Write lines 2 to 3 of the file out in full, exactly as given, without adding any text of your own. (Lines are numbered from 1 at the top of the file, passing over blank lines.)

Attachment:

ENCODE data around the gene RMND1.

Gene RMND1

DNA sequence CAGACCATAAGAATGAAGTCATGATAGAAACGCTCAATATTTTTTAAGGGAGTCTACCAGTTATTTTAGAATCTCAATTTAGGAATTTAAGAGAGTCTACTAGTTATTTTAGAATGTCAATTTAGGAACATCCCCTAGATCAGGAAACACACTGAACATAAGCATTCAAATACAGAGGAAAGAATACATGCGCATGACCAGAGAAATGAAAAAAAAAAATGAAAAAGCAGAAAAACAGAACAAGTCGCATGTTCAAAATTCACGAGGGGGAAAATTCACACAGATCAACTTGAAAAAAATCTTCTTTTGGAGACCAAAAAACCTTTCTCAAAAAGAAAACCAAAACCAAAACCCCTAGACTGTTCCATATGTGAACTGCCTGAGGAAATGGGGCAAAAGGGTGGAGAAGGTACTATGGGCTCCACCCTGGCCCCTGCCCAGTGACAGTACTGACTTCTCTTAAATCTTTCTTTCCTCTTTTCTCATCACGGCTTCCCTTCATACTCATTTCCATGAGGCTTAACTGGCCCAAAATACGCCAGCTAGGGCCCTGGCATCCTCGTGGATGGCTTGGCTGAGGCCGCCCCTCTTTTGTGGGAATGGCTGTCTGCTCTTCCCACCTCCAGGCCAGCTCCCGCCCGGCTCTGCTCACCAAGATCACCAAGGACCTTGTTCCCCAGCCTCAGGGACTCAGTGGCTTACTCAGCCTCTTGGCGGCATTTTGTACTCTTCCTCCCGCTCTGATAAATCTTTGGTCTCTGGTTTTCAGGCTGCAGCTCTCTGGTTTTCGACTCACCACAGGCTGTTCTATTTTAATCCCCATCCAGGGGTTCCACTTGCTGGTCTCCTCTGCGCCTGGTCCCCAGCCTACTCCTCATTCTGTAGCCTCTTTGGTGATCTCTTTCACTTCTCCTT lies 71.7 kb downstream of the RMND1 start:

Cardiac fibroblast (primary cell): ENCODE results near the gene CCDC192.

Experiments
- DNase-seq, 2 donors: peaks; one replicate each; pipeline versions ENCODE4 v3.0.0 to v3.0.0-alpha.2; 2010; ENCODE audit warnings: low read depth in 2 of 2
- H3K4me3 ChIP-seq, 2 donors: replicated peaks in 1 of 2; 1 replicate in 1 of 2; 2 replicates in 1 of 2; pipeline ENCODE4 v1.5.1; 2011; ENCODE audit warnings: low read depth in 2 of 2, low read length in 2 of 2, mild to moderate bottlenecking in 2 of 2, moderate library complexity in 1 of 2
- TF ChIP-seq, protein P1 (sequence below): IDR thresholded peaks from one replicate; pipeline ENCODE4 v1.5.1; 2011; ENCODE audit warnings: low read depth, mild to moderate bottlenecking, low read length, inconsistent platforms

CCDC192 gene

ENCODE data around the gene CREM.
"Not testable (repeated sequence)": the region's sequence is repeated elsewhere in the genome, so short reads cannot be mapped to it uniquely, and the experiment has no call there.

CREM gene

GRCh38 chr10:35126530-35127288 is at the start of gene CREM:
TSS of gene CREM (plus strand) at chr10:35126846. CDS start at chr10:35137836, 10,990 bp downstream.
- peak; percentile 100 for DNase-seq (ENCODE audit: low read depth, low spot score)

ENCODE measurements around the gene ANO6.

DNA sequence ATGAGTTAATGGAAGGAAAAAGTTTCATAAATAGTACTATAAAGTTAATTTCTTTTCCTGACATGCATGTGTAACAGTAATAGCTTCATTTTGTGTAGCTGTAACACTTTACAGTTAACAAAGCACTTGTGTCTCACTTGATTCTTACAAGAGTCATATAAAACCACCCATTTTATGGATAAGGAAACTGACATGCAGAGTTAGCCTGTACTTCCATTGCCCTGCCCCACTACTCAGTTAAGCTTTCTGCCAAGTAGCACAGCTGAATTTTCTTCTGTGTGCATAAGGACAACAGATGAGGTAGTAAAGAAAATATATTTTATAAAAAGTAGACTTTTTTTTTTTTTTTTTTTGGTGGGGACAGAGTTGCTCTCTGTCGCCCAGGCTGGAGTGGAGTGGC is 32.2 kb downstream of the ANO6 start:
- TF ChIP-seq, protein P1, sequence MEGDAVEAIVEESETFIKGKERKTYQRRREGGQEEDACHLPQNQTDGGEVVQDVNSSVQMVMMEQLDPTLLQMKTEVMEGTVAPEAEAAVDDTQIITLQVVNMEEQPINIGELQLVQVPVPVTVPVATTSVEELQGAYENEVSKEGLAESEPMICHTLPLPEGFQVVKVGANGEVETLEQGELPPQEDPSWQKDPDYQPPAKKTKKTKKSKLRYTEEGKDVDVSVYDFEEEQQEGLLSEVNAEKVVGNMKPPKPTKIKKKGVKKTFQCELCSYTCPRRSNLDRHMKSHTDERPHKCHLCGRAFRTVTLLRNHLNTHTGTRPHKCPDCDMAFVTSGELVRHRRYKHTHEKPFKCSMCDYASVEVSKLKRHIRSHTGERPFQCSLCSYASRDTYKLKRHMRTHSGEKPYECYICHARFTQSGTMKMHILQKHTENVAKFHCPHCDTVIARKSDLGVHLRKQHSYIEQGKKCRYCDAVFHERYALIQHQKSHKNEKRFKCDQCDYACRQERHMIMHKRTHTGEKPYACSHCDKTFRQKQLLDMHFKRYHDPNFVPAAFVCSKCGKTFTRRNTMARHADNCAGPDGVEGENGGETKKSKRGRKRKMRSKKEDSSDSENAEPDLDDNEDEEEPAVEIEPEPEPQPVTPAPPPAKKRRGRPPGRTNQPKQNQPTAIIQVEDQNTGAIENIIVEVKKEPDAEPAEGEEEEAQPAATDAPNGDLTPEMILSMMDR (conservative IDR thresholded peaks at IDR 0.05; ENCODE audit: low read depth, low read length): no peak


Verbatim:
Gene RMND1

DNA sequence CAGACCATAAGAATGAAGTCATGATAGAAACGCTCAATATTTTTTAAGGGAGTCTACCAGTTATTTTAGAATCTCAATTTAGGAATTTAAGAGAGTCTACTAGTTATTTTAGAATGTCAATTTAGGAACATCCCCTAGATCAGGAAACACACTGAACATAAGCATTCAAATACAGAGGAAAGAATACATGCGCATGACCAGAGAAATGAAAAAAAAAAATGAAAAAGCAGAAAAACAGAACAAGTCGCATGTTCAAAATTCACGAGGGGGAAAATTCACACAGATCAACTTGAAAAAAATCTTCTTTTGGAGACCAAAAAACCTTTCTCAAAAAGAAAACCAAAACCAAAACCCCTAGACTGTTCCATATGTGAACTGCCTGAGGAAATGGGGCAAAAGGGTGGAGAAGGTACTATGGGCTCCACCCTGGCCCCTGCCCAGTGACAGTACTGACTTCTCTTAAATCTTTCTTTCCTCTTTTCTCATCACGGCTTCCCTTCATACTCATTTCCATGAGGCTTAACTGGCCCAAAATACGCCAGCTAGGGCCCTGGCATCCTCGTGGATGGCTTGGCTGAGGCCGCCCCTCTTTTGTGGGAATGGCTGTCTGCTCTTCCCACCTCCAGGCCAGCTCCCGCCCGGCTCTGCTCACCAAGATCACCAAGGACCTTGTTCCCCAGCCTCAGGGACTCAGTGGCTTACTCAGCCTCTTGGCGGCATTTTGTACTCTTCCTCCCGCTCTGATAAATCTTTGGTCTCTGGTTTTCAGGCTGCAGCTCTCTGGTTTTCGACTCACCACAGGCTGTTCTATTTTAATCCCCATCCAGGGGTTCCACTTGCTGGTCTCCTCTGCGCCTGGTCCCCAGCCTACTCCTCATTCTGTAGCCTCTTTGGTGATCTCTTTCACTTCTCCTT lies 71.7 kb downstream of the RMND1 start: